Beyond holding university authorities to account, the occupations serve as spaces for reflection and democratic participation. Demands are submitted to the dean of the faculty as a petitorio, an official petition. Students from each occupation draft these documents in a collective and horizontal process. The beginning of an occupation, or strike, is decided with a vote, and then revalidated with another vote at the end of the week. Some occupations are for women-only, but this decision has also been decided democratically, and also put to a vote.
The first step in most of the occupations was to share the experience of sexism, strengthening awareness of its systemic character. Each school in mobilization organizes several feminist events a day. From courses on self-defence and workshops on resistance embroidery, to feminist stand-up comedy, debates on socialist feminism, non-patriarchal football matches, and gynaecology lessons.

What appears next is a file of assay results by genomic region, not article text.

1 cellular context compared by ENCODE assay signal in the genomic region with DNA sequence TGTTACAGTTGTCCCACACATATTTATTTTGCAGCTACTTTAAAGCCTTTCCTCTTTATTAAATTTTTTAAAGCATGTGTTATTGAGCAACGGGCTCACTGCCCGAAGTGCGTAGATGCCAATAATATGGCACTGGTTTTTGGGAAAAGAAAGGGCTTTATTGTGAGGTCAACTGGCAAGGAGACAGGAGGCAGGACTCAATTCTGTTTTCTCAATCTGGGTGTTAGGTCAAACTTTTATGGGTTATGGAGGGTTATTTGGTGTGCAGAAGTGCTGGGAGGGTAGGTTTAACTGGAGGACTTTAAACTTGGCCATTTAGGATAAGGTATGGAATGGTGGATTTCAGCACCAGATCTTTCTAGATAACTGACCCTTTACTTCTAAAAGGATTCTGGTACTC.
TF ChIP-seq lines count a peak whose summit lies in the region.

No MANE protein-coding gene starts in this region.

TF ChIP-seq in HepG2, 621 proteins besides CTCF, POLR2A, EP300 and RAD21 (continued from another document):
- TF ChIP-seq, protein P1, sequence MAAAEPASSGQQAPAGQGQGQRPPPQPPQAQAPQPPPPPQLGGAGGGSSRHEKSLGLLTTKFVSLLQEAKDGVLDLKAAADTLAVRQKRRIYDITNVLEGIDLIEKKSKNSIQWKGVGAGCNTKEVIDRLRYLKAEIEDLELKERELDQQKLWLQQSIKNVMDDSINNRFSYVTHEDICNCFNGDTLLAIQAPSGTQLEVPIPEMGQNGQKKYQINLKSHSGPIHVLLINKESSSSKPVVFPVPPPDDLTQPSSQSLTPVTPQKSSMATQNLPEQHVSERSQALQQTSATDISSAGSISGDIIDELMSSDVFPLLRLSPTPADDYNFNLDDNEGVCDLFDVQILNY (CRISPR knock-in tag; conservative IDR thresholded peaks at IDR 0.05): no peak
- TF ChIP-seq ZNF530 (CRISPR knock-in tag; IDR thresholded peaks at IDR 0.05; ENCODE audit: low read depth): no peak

‘We are questioning our relationship with our mothers, when we come back from the occupation,’ says Catalina Sanchez, a spokesperson of the School of Social Work of Metropolitan University of Technology (UTEM). ‘It’s an idyllic world here – we help each other in the kitchen, we hug each other, we plait each other, we paint each other, but when we come back home it’s like “bam! Reality”.’